Wales cancer drugs fund pledge by Conservatives

Breast cancer cell Image copyright Science Photo Library

A dedicated Wales cancer fund will be set up if the Conservatives win the next assembly election.

Under the proposals, £16.5m a year of the health budget will be spent on improving access to modern cancer drugs and treatments, the party said.

The Tories have also pledged a mobile treatment service - to cut travel and diagnosis waiting times.

Wales' Health Minister Mark Drakeford called a cancer drugs fund "unfair, unethical, inefficient".

But cancer patients claim they are being driven across the border in order to access drugs under the England cancer fund.

The announcement follows years of debate over whether or not the Welsh government should copy the UK government and establish a cancer drugs fund.

In England, hundreds of millions of pounds of the NHS budget has been spent on cancer medicines which have not been judged to be cost effective for general use within the NHS.

Mr Drakeford has consistently rejected calls to introduce a fund, arguing it would be unfair and unethical because it prioritises disease.

"We are against the fund because it is unfair, unethical, inefficient, and simply does not deliver on the promise that it started out with," he said.

Mr Drakeford anticipated England's cancer drugs fund is to be abandoned next year following a review.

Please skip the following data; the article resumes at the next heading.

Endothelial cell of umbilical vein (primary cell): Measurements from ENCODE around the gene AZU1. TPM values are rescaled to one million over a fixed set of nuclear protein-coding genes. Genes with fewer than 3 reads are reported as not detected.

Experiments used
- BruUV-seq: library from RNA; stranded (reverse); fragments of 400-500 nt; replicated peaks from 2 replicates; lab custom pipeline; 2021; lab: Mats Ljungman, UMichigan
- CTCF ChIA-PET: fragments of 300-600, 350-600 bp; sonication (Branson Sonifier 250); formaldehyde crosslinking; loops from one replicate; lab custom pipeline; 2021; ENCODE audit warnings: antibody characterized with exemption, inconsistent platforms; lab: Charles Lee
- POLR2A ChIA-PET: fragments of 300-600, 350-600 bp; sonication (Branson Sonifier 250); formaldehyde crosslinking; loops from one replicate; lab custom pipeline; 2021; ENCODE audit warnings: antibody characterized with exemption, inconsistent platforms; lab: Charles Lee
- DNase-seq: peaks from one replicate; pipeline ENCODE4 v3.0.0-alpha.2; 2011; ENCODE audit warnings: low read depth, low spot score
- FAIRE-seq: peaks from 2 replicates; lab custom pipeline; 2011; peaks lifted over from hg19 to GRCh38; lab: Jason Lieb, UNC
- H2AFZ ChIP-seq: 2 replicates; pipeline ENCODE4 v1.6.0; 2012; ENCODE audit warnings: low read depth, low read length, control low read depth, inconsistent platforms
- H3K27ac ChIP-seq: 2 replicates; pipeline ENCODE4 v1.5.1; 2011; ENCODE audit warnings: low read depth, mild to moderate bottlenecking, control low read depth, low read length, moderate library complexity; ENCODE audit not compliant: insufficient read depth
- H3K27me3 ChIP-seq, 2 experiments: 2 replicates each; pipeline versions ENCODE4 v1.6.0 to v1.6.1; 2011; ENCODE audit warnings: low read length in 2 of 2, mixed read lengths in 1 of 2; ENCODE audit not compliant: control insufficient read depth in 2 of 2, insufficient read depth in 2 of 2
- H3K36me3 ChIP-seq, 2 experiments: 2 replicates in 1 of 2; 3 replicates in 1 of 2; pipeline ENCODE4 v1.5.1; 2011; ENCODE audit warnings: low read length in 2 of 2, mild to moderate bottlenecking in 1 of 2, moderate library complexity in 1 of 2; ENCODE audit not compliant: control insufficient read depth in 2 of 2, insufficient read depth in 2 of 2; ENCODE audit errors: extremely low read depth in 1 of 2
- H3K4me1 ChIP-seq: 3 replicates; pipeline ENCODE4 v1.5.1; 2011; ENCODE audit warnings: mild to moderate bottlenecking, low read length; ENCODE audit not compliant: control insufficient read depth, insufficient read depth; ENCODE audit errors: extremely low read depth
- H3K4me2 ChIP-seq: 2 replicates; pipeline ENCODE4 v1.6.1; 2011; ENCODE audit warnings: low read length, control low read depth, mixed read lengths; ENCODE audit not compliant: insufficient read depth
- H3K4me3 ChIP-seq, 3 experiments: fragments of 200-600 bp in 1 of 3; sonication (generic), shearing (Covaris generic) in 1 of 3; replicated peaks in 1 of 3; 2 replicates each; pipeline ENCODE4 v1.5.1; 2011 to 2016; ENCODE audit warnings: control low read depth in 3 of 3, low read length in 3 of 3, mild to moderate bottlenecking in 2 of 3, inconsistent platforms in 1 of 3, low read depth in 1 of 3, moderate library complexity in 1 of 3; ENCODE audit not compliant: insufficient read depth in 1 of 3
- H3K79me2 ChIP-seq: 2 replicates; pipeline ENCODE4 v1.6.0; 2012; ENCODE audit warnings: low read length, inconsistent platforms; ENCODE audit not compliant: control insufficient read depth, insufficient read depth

Charities such as Multiple Sclerosis Society and Cystic Fibrosis Trust said patients must be treated equally, regardless of their condition.

However, both organisations have agreed more could be done to improve access to new medicines and treatments.

Last year a 100,000-signature petition was handed in to the assembly demanding a drugs fund.

Kayleigh Old, who works for the Cystic Fibrosis Trust and also has the condition, said: "There needs to be a system that treats all patients in the same way, and all medicines in the same way.

"They can look for the benefits of these medicine, the impact of these medicines regardless of condition type, or disease type."

Lynne Hughes, country director of the Multiple Sclerosis Society in Wales, said: "What we need to see in Wales is a strategic approach to actually looking at how we can make sure people have access to those effective treatments across the board."

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